Suddenly she looked at me oddly and said “You’re starting to break out in hives. I can see it on your face! Aren’t you itchy?”
 
The nurse rushed over and discontinued the infusion right away. As she pumped me full of Benadryl and Solumedrol, she told me that I was now hypersensitive to Tysabri. That ruled it out for me ever again.
 
I admit I was disappointed. 
 
This is on the 2019 Safety Information: “Patients who receive TYSABRI for a short exposure (1 to 2 infusions) followed by an extended period without treatment are at higher risk of developing anti-natalizumab antibodies and/or hypersensitivity reactions on re-exposure”
 
Helpful tip: Know the medicines you take. Keep a list of them to show your healthcare provider and pharmacist whenever you get a new medicine.
 
Other stuff

Tagged : / / / / / /

Caustic Copaxone

My liver toxicity from Avonex meant that I couldn’t take anything else with interferon, ruling out all other MS drugs at the time, except for one: Copaxone.
 
Copolymer-1, as the chemical was originally called, was discovered by scientists in the 1960s in Israel. Again, I don’t know what they were looking for, but they discovered that it suppressed MS-like disease in mouse models.
 
[As an aside, this is called Experimental Autoimmune Encephalomyelitis (EAE), still accepted today as a murine model for this disease. Interesting because MS doesn’t seem to appear in the animal kingdom, or maybe their lives are just too short to foster development of a slow-progressing disease like this. So scientists needed an animal model to study and use in tests. But we still don’t know what causes human MS, so the thing researchers use to induce it in animals may sometimes cause unintended consequences hard to tease out (i.e., was our result due to the mechanism of the disease itself or a reaction to the variable, which is not found in human subjects?) Something to make you go “hmmm”. ]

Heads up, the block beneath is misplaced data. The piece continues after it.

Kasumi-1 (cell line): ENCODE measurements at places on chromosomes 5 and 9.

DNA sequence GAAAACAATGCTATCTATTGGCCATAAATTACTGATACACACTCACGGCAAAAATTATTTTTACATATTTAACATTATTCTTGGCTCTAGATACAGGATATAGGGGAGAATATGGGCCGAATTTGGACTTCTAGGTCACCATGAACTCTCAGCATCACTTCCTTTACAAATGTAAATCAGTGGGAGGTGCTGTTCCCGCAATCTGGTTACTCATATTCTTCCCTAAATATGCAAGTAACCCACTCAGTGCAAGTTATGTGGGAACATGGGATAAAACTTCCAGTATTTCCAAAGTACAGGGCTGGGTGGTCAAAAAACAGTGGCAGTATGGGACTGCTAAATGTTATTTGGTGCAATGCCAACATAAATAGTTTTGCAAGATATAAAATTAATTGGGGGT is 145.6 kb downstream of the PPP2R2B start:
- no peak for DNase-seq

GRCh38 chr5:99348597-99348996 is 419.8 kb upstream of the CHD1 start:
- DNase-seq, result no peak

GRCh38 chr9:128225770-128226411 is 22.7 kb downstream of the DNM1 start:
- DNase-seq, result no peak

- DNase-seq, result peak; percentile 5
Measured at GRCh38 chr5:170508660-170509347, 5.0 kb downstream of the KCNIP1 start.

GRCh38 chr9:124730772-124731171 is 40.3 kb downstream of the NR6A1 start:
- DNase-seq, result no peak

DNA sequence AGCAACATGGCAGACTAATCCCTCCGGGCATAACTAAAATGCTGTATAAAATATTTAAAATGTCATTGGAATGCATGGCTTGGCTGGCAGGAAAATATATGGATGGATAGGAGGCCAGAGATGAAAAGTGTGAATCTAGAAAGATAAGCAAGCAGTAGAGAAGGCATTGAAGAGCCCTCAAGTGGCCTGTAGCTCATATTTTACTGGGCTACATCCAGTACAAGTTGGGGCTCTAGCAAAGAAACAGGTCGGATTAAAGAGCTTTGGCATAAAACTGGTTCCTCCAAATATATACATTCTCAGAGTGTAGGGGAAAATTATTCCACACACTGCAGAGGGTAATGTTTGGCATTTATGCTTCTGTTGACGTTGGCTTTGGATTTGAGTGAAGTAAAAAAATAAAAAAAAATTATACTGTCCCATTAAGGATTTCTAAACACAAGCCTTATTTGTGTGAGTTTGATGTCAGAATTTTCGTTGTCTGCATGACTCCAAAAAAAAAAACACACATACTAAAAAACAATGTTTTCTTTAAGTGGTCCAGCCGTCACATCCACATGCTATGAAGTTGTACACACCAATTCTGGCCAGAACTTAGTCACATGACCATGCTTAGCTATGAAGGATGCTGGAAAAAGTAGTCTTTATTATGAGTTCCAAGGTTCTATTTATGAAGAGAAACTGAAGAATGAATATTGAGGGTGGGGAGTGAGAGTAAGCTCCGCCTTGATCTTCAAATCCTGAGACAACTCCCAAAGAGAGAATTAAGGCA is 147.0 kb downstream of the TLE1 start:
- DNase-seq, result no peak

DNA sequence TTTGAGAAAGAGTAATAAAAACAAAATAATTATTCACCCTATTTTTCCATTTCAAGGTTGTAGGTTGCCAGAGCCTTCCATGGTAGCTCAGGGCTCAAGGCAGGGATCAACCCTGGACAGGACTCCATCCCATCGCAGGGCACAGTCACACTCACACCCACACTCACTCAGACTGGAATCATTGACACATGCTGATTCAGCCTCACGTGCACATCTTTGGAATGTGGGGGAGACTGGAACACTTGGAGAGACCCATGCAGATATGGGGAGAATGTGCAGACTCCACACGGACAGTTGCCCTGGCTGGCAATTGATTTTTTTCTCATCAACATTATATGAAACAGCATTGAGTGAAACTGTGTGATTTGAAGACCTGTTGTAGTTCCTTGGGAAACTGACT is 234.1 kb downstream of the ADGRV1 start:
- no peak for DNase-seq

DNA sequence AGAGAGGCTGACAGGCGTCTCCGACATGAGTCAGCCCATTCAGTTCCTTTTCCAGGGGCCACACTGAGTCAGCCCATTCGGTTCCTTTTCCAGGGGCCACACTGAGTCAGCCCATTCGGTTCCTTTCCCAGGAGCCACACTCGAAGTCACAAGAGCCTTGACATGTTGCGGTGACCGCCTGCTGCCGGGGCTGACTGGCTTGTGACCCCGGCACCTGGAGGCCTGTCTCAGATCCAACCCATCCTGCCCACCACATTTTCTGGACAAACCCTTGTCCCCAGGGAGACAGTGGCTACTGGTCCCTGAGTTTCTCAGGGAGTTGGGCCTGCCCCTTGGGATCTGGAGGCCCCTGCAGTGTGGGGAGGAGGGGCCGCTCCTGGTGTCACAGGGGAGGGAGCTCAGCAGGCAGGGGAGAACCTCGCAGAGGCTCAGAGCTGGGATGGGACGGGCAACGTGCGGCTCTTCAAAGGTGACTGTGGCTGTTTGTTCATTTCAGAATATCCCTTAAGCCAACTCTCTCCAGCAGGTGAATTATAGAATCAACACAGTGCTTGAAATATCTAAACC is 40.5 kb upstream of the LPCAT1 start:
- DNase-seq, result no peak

Drug development continued and it was finally approved for the Relapsing-Remitting form of MS (RRMS) in 1996.
 
How It May Work
 
Now known as glatiramer acetate (brand name Copaxone), it is a synthetic (man-made) protein that mimics a component of the myelin sheath and seems to block damaging cells, though the process is still not understood.
 
Some researchers believe that it acts as faux material to lure and distract the attacking cells away from their real target, but others believe it actually alters the body’s immune function itself.  Concerns about this persist but there is no evidence yet to prove it.
 
Anyway, my neuro switched me to this. I administered myself sub-cutaneous shots of 20mg daily for 7 years, from June 2003 until July 2010.